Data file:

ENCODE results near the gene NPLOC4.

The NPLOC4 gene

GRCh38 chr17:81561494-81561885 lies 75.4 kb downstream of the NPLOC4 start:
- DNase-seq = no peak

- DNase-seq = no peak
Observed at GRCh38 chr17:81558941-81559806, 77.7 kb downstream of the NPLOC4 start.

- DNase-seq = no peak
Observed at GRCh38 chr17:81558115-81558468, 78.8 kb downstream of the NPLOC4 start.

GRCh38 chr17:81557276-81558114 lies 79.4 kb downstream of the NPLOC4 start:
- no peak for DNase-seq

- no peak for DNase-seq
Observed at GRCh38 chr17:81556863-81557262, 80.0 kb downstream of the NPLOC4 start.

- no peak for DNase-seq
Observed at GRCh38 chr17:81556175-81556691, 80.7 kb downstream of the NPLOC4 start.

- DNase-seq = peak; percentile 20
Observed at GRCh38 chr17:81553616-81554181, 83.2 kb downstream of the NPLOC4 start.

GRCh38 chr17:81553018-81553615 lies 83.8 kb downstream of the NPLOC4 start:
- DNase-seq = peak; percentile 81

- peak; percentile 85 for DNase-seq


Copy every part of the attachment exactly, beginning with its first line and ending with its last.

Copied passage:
ENCODE results near the gene NPLOC4.

The NPLOC4 gene

GRCh38 chr17:81561494-81561885 lies 75.4 kb downstream of the NPLOC4 start:
- DNase-seq = no peak

- DNase-seq = no peak
Observed at GRCh38 chr17:81558941-81559806, 77.7 kb downstream of the NPLOC4 start.

- DNase-seq = no peak
Observed at GRCh38 chr17:81558115-81558468, 78.8 kb downstream of the NPLOC4 start.

GRCh38 chr17:81557276-81558114 lies 79.4 kb downstream of the NPLOC4 start:
- no peak for DNase-seq

- no peak for DNase-seq
Observed at GRCh38 chr17:81556863-81557262, 80.0 kb downstream of the NPLOC4 start.

- no peak for DNase-seq
Observed at GRCh38 chr17:81556175-81556691, 80.7 kb downstream of the NPLOC4 start.

- DNase-seq = peak; percentile 20
Observed at GRCh38 chr17:81553616-81554181, 83.2 kb downstream of the NPLOC4 start.

GRCh38 chr17:81553018-81553615 lies 83.8 kb downstream of the NPLOC4 start:
- DNase-seq = peak; percentile 81

- peak; percentile 85 for DNase-seq